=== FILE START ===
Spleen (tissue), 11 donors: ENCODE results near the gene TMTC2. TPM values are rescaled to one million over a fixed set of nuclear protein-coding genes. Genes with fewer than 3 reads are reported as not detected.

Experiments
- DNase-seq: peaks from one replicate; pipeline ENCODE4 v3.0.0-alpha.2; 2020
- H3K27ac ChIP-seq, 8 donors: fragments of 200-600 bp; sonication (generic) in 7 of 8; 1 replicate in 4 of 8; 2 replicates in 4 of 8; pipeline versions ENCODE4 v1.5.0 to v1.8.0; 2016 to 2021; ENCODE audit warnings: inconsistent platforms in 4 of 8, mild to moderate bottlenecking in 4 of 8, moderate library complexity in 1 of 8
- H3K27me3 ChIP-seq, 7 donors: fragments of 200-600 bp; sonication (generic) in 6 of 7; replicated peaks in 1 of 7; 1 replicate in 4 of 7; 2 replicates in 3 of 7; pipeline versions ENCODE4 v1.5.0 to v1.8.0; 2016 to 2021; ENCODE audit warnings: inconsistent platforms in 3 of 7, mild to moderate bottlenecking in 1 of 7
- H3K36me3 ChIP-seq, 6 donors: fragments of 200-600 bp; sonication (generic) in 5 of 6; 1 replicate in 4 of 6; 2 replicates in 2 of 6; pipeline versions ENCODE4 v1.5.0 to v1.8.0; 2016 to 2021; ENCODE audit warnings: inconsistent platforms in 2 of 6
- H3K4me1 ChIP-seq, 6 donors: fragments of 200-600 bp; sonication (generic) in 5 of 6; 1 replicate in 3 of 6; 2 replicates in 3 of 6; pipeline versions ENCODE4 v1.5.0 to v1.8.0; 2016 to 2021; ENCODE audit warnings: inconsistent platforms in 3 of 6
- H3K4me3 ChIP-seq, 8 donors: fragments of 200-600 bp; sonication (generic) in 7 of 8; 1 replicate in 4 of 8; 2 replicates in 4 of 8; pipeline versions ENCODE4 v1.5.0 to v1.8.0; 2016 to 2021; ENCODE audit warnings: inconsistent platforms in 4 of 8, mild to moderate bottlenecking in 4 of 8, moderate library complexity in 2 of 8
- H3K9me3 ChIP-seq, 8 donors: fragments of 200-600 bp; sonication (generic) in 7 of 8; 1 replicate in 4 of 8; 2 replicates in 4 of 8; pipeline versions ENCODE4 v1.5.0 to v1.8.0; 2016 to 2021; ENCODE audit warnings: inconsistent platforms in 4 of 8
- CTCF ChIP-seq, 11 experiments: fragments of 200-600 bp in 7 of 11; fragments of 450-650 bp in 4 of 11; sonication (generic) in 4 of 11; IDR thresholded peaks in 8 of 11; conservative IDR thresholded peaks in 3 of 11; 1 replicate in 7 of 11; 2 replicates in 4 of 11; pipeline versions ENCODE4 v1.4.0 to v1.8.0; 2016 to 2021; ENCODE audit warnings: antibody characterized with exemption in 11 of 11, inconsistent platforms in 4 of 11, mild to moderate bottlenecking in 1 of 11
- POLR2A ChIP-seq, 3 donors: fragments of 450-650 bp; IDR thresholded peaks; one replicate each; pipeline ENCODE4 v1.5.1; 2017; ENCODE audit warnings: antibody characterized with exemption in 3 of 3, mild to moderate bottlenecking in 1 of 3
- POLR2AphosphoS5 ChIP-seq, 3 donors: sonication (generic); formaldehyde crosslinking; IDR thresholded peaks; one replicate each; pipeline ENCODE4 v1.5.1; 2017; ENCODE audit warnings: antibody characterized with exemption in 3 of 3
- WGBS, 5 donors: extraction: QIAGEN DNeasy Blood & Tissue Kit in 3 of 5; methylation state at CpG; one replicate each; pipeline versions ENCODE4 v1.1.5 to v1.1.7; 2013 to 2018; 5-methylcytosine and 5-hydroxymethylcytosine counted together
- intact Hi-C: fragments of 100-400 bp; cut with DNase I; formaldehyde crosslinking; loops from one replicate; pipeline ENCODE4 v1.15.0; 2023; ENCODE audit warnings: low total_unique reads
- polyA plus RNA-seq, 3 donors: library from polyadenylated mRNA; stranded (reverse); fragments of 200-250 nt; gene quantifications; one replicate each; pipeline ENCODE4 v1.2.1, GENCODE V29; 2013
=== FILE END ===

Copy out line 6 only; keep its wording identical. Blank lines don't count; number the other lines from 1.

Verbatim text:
- H3K36me3 ChIP-seq, 6 donors: fragments of 200-600 bp; sonication (generic) in 5 of 6; 1 replicate in 4 of 6; 2 replicates in 2 of 6; pipeline versions ENCODE4 v1.5.0 to v1.8.0; 2016 to 2021; ENCODE audit warnings: inconsistent platforms in 2 of 6